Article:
TAXPAYERS FOR MICHIGAN CONSTITUTIONAL GOVT V STATE OF MICHIGAN (Concurring Opinion)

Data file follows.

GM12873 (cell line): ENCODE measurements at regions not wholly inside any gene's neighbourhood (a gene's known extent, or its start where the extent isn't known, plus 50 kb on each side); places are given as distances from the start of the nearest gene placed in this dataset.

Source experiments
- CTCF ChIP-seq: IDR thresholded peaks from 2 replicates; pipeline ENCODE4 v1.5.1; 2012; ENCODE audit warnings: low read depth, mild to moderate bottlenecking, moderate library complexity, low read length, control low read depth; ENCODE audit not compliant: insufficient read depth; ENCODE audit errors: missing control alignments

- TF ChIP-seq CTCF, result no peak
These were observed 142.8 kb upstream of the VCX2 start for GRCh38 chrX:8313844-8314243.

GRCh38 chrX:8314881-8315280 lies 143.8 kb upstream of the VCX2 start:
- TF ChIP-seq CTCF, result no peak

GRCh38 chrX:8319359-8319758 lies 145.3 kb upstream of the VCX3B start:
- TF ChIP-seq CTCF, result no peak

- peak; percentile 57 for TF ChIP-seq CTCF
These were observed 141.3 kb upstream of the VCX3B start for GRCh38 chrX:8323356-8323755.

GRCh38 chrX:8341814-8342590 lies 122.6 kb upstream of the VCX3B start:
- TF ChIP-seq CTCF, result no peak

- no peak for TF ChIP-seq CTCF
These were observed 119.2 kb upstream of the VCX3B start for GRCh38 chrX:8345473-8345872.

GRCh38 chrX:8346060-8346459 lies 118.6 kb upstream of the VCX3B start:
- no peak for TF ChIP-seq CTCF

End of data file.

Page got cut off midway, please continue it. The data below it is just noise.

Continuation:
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If this opinion indicates that it is “FOR PUBLICATION,” it is subject to revision until final publication in the Michigan Appeals Reports. STATE OF MICHIGAN COURT OF APPEALS TAXPAYERS FOR MICHIGAN CONSTITUTIONAL GOVERNMENT, STEVE DUCHANE, RANDALL BLUM, and SARA KANDEL, FOR PUBLICATION July 30, 2019 Plaintiffs, v No. 334663 Original Action STATE OF MICHIGAN, DEPARTMENT OF TECHNOLOGY, MANAGEMENT AND BUDGET and OFFICE OF AUDITOR GENERAL, Defendants. Before: BORRELLO, P.J., and METER and SHAPIRO, JJ. METER, J. (concurring in part/dissenting in part). I concur with the majority of my colleagues’ well-reasoned analysis. I dissent, however, from the majority’s analysis of Count II of plaintiffs’ complaint. As noted in the majority opinion, Const 1963, art 9, § 30 provides that the “proportion of total state spending paid to all units of Local Government, taken as a group, shall not be reduced below that proportion in effect in fiscal year 1978-79.” The term “Local Government” is defined by Const 1963, art 9, § 33 as “any political subdivision of the state, including, but not restricted to, school districts, cities, villages, townships, charter townships, counties, charter counties, authorities created by the state, and authorities created by other units of local government.” I would find that a Public School Academy (PSA) is neither a “political subdivision of the state,” generally, nor a “school district,” specifically, within the meaning of § 33 and, thus, is not a species of local government for purposes of § 30. Because a PSA is not a species of local government, state spending paid to a PSA is not state spending paid to a unit of local government and § 33 bars the state from classifying it as such. -1- I. POLITICAL SUBDIVISION OF THE STATE Plaintiffs argue that state funds disbursed to PSAs may not be included in the State’s calculation of the proportion of total state spending paid to units of local government, taken as a group, under § 30. According to plaintiffs, funds disbursed to PSAs may not be classified as spending paid to local government because a PSA is not a political subdivision of the state as that term was commonly understood by the ratifiers of the Headlee Amendment in 1978. I agree. A. PREVIOUS INTERPRETATIONS Preceding the adoption of the Headlee Amendment, in OAG 1963-1964, No. 4037, our attorney general analyzed whether a county drain district constituted a political subdivision of the state for purposes of determining whether the state was obligated to provide social security coverage for employees of such a district. OAG 1963-1964, No. 4037, p 1. The attorney general described the “distinctive marks” of a political subdivision of the state as follows: The political divisions of the state are those which are formed for the more effectual or convenient exercise of political power within the particular localities. Originally, counties and townships, in which a uniform state policy is observable, composed this class almost or quite exclusively. Then, as population became denser in certain places, and there was added to this common design a special necessity for local government different from that proper to more rural districts, villages, towns and cities were constituted, and, as these were separated by their charters of incorporation from the townships of which they had before been part, and absorbed their functions, they also became political divisions. In these institutions, therefore, must be discovered the essential characteristics of their class, and they will be such common and prominent features as have co-existed with these organizations throughout their history, and are not possessed by other bodies of legislative creation which stand outside of the same category. These distinctive marks are, I think, that they embrace a certain territory and its inhabitants, organized for the public advantage, and not in the interest of particular individuals or classes; that their chief design is the exercise of governmental functions, and that to the electors residing within each is, to some extent, committed the power of local government, to be wielded either mediately or immediately, within their territory, for the peculiar benefit of the people there residing. Bodies so constituted are not merely creatures of the state, but parts of it, exerting the powers with which it is vested for the promotion of those leading purposes which it was intended to accomplish, and according to the spirit which actuates our republican system. They are themselves commonwealths; and therefore are properly entrusted with the sovereign power of taxation to meet their own necessities. [OAG 1963-1964, No. 4037, p 3 (internal citation and block notation omitted).] The attorney general then opined that a county drainage district was not a political subdivision of the state because the drainage district could not operate as a body corporate where it had no independent officers or its own drainage board, because its chief end was not the government of -2- persons and things within its territory, but mere land improvement at the expense of the land, either through general taxation or special assessment, and because the electors of the district had no voice in the corporate affairs of the district. OAG 1963-1964, No. 4037, pp 6-8. Shortly after the adoption of the Headlee Amendment, this Court analyzed whether Delta College, a community college district organized under state law, was a political subdivision of the state. People v Egleston, 114 Mich App 436; 319 NW2d 563 (1982). This Court began its analysis by summarizing the defining attributes of a political subdivision of the state as follows: The attributes which are generally regarded as distinguishing a political subdivision are its existence for the purpose of discharging some function of local government, its prescribed area and its authority for self-government through officers selected by it. The term “political subdivision” is both broad and comprehensive and denotes any division of a state made by the proper authorities for the purpose of carrying out a portion of those functions of the state which by long usage and the inherent necessities of government have always been regarded as public. It is not necessary that a political subdivision exercise all the functions of the state, but is sufficient if it is authorized to exercise a portion of them. [Egleston, 114 Mich App at 440 (internal citations omitted).] With regard to the nature, structure and authority of a community college district, this Court observed: Const 1963, art 8, § 7 requires the Legislature to provide by law for the establishment and financial support of public community colleges to be supervised and controlled by locally elected boards. The governing body of the district is elected at large by the voters of the district. The district is a body corporate which may sue and be sued and may take, condemn, use, hold, sell, lease and convey real property without restriction as to location. MCL 389.103; MSA 15.615(1103). The governing board has the power to make plans for, promote, acquire, construct, own, develop, maintain and operate a community college and a vocational-technical education program. The board may borrow, subject to the provisions of 1943 PA 202, as amended, such sums of money on such terms as it deems desirable. It is authorized to borrow money and issue bonds for the obligation incurred, pursuant to MCL 389.122; MSA 15.615(1122) and MCL 389.126; MSA 15.615(1126). The district is specifically granted authority to adopt “bylaws, rules and regulations for its own government and for the control and government of the community college district.” MCL 389.125; MSA 15.615(1125). The district is also empowered to do all other things in its judgment necessary for the proper establishment, maintenance, management and carrying on of the community college. MCL 389.125(f); MSA 15.615(1125)(f). [Egleston, 114 Mich App at 440-441.] This Court then concluded that a community college district constituted a political subdivision within the plain meaning of the term. The Court elaborated: -3- We view three factors as most important in leading to the conclusion that a community college district is a “political subdivision” of the state for purposes of MCL 750.255; MSA 28.452. First, the governing body of the district is responsible only to its own electorate for its management of the district. No other political subdivision of the state exercises authority over the community college board. Second, the Legislature explicitly granted the board authority to adopt rules and regulations for its own government and for the control and government of the district. Third, the district’s borrowing power is broad and similar to that of other political subdivisions of the state. We think that a community college district comes clearly within the plain meaning of the term “political subdivision”. [Egleston, 114 Mich App at 441.] B. CHARACTERISTICS OF A PSA The Legislature authorized the creation of PSAs in 1993 PA 362, which is commonly referred to as the charter schools act. Council of Organizations and Others for Education about Parochiaid, Inc v Governor, 455 Mich 557, 560-561; 566 NW2d 208 (1997); MCL 380.501 et seq. Consistent with our precedent, this Court must analyze Act 362 to ascertain whether the Legislature imprinted PSAs with the “distinctive marks” of a political subdivision of the state as identified in OAG 1963-1964, No. 4037 and Egleston. Act 362 conferred on PSAs the status of “limited purpose” school districts. OAG 19951996, No. 6915, p 204 (September 4, 1996); see also OAG 2003-2004, No. 7154, pp 121-122 (March 31, 2004). Our Legislature considers PSAs to be school districts for the limited purpose of receiving state aid to schools from the State School Aid Fund. MCL 380.501(1). Our Legislature also conferred on PSAs the designation of “public school,” “body corporate” and “governmental agency.” MCL 380.501(1). “The powers granted to a public school academy . . . constitute the performance of essential public purposes and governmental functions of this state.” MCL 380.501(1). These powers serve a local-government purpose, which is to implement “the actual intricacies of the delivery of specific educational services” to the students served by each respective PSA. LM v State of Michigan, 307 Mich App 685, 697; 862 NW2d 246 (2014). The students served by each authorized PSA are primarily those students who reside within the geographical boundaries of the body authorizing the PSA. MCL 380.504(3). PSAs may be authorized only by the board of a school district, the board of an intermediate school district, the board of a community college or the governing board of a state public university. MCL 380.501(2)(a)(i)-(iv). A PSA is organized as a nonprofit corporation under the Nonprofit Corporation Act, MCL 450.2101, et seq. MCL 380.501(1); Council of Organizations, 455 Mich at 565. The governing body of a PSA is not elected at large by the voters of the geographic district of the authorizing body; rather, the governing body of a PSA is a board of directors composed of privately selected members, upon whom the Legislature has conferred the status of public officers who must “take the constitutional oath of office for public officers under section 1 of article XI of the state constitution of 1963.” MCL 380.503(11). The authorizing body establishes by resolution “the method of selection, length of term and the number of board members of each public school academy subject to its jurisdiction.” MCL 380.503(5). Additionally, a PSA may employ an education-management corporation, with the approval of the -4- PSA’s authorizing body, to manage or operate the PSA or provide administrative, managerial or instructive staff to the PSA. MCL 380.503c; MCL 380.503(6)(k), (n). A PSA, its incorporators, board members, officers, employees and volunteers are covered by governmental immunity. MCL 380.503(8). A PSA may not levy ad valorem property taxes or another tax for any purpose, MCL 380.503(9), or charge tuition, MCL 380.504(2). A PSA may enter, however, into an “agreement, mortgage, loan or other instrument of indebtedness” with a third party. MCL 380.503b. It may borrow money and issue bonds. MCL 380.504a(g). It may also “solicit and accept any grants or gifts for educational purposes and to establish or permit to be established on its behalf 1 or more nonprofit corporations the purpose of which is to assist the public school academy in the furtherance of its public purposes.” MCL 380.504a(f). A PSA may enter into binding legal agreements with persons or entities as necessary for the operation, management, financing, and maintenance of the public school academy and sue and be sued in its name. MCL 380.504a(a), (d). Additionally, a PSA may “acquire, hold, and own in its own name real and personal property, or interests in real or personal property, for educational purposes by purchase, gift, grant, devise, bequest, lease, sublease, installment purchase agreement, land contract, option, or condemnation, and subject to mortgages, security interests, or other liens; and to sell or convey the property as the interests of the public school academy require.” MCL 380.504a(b). A PSA, “with the approval of the authorizing body, may employ or contract with personnel as necessary for the operation of the public school academy, prescribe their duties, and fix their compensation.” MCL 380.506. Despite the powers and authority conferred by the Legislature on PSAs, PSAs are under the ultimate and immediate control of the authorizing bodies. Council of Organizations, 455 Mich at 573. The authorizing bodies serve as the fiscal agent for each PSA, and are invested with the power of oversight and the ability to revoke a charter any time an authorizing body has a reasonable belief that grounds for revocation exist. MCL 380.502(2)(a), MCL 380.507(1)(d)-(h), (3); Council of Organizations, 455 Mich at 573. Finally, the board of each of the authorizing bodies is either publically elected or appointed by public bodies. The public maintains control of the PSAs through the authorizing bodies. Council of Organizations, 455 Mich at 575-576. C. A PSA IS NOT A POLITICAL SUBDIVISION OF THE STATE Based on the foregoing review of the structure, operations and powers of a PSA, as set forth in Act 362, I would find that a PSA lacks the distinctive “marks” of a “political subdivision of the state” for purposes of § 33, and is therefore not a “local government” for purposes of § 30. First, a PSA has no direct electorate. A PSA is responsible to its authorizing body for its management of the public school academy and the provision of educational services. In turn, the authorizing body is responsible to its electorate for the degree of oversight the body exercises or fails to exercise over the PSA to ensure the PSA operates within the terms of its charter and under the law. Thus, the electorate within the authorizing body’s geographical boundaries plays a less direct role in the management of the body corporate of a PSA than does the electorate in the management of the body corporate of a political subdivision of the state. -5- Second, a PSA possesses a lesser capacity for self-governance than other bodies corporate that are traditionally recognized as political subdivisions. Each PSA is under the ultimate and immediate control of its authorizing body, which our Legislature invested with the powers to charter, to exercise oversight over PSA operations, to revoke a charter when reasonable grounds for revocation exist, and to serve as the fiscal agent for each PSA for purposes of the receipt of school aid funds from the state. The absence of these two crucial and distinctive “marks” of a political subdivision sustains plaintiffs’ position that a PSA is not a local government for purposes of § 30. Given the common characteristics of a political subdivision of the state, as understood and recognized both before and after the ratification of the Headlee Amendment, as reflected by OAG 1963-1964, No. 4037 and Egleston, I can only conclude that the great mass of the people who ratified the Headlee Amendment would not have understood a PSA to be a political subdivision of the state for purposes of § 33 and, therefore, a local government for purposes § 30. Adair v Michigan, 497 Mich 89, 101; 860 NW2d 93 (2014); CVS Caremark v State Tax Comm, 306 Mich App 58, 61; 856 NW2d 79 (2014). A PSA may be a component of a local government, but it is not itself a “local government.” 1 II. SCHOOL DISTRICT Plaintiffs also argue that state funds disbursed to PSAs may not be included in the State’s calculation of the proportion of total state spending paid to units of local government under § 30 because a PSA is not a “school district” as the term was commonly understood by the ratifiers of the Headlee Amendment in 1978. Again, I agree. This Court has long recognized that a school district is a political subdivision of the state. Nalepa v Plymouth-Canton Community School District, 207 Mich App 580, 586-587; 525 NW2d 897 (1994). This was the common understanding at the time of the ratification of the Headlee Amendment. As I have already noted, however, a PSA lacks several crucial and distinctive “marks” of a political subdivision and, thus, is not a political subdivision of the state. If a PSA is not a political subdivision of the state, then it cannot be a school district for purposes of § 33 or a local government for purposes of § 30. Thus, the question becomes whether, by designating PSAs as “limited purpose” school districts in MCL 380.501(1), the Legislature intended to create a new species of school district for the purpose of subjecting PSAs to an application of the Headlee Amendment. As previously noted, our Legislature conferred upon PSAs the designation of limitedpurpose school districts in MCL 380.501(1), which provides in part: “A public school academy is a public school under section 2 of article VIII of the state constitution of 1963, [and is a] 1 See also Paquin v St. Ignace, ___ Mich ___, ___; ___ NW2d ___ (2019) (Docket No. 156823); slip op at 9-10 (noting, albeit in a decision involving Const 1963, art 11, § 8, that it is irrelevant whether an entity performs similar functions to that of a local government; to pass constitutional scrutiny, the relevant question is whether the entity is itself a local government). -6- school district for the purposes of section 11 of article IX of the state constitution of 1963.” Article 8, § 2 obligates our Legislature to maintain and support a system of free public elementary and secondary schools by providing for and financing a system of free public schools. LM, 307 Mich App at 697. Article 9, § 11 mandates that “[t]here shall be established a state school aid fund which shall be used exclusively for aid to school districts, higher education, and school employees’ retirement systems, as provided by law.” Const 1963, art 9, § 11. Article 9, § 11 also embodies the Proposal A amendment and thereby guarantees local schools districts funding at the minimum level it provided in fiscal year 1994-95, or approximately $5,000 per pupil. Const 1963, art 9, § 11; Durant v Michigan, 251 Mich App 297, 308; 650 NW2d 380 (2002). The limited-purpose designation is also conferred in § 3 of the School Aid Act of 1979. MCL 388.1603(7). In MCL 380.501(1), the Legislature designated a PSA as a “school district” for a single, specific constitutional purpose—the receipt of state school aid funding. The Legislature made no reference to the Headlee Amendment in MCL 388.1603(7). The Legislature did make clear, however, that a PSA is a “public school,” a “body corporate” and “a governmental agency.” MCL 380.501(1). The Legislature also indicated that “[t]he powers granted to a public school academy . . . constitute the performance of essential public purposes and governmental functions of this state.” MCL 380.501(1). The language employed in MCL 380.501(1) clearly evinces that the Legislature knew how to make PSAs school districts for limited constitutional purposes. The fact that our Legislature did not expressly confer upon PSAs the status of school districts for purposes of the Headlee Amendment, generally, or for purposes of § 30, specifically, is compelling evidence of the legislators’ intent not to confer such status. See Johnson v Recca, 492 Mich 169, 176 n 4; 821 NW2d 520 (2012). Rather, the language used in MCL 380.501(1) indicates that the Legislature intended to confer school-district status on PSAs for the sole purpose of receiving state aid to schools from the State School Aid Fund. OAG 1995-1996, No. 6915, p 204 (September 4, 1996). The Legislature did not intend to equate PSAs with school districts as a general proposition. This conclusion is further supported by language within Act 362, which distinguishes PSAs from school districts. For example, MCL 380.503(9) provides in pertinent part: A public school academy may not levy ad valorem property taxes or another tax for any purpose. However, operation of 1 or more public school academies by a school district or intermediate school district does not affect the ability of the school district or intermediate school district to levy ad valorem property taxes or another tax. In a similar vein, MCL 380.503a provides: If a school district or intermediate school district applies for and obtains a contract to operate 1 or more public school academies under this part, the power of the school district or intermediate school district to levy taxes for any purpose under this act is not affected by the operation of a public school academy by the school district or intermediate school district. Revenue from taxes levied by a school district or intermediate school district under this act or bonds issued by a school district or intermediate school district under this act may be used to -7- support the operation or facilities of a public school academy operated by the school district or intermediate school district in the same manner as that revenue may be used under this act by the school district or intermediate school district to support school district or intermediate school district operations and facilities. This section does not authorize a school district or intermediate school district to levy taxes or to issue bonds for any purpose that is not otherwise authorized under this act. Additionally, a school district may authorize the organizing of a PSA, must serve as the fiscal agent for each PSA authorized by the school district and is invested with the power of oversight and the ability to revoke a charter any time the authorizing school district has a reasonable belief that grounds for revocation exist. MCL 380.502(2)(a), MCL 380.507(1)(d)-(h), (3); Council of Organizations, 455 Mich at 573. These statutory provisions reflect a clear intent by the Legislature to subordinate a PSA to its authorizing school district, not to create a new species of school district or a body corporate that is co-equal in the hierarchy of local government with school districts. For these reasons I would conclude that a PSA is neither a “political subdivision of the state,” generally, nor a “school district,” specifically, within the meaning of § 33 of the Headlee Amendment and, therefore, is not a species of local government for purposes of § 30. Accordingly, I would find that plaintiffs were entitled to summary disposition on Count II of their complaint. In all other respects, I concur with the majority opinion. /s/ Patrick M. Meter -8-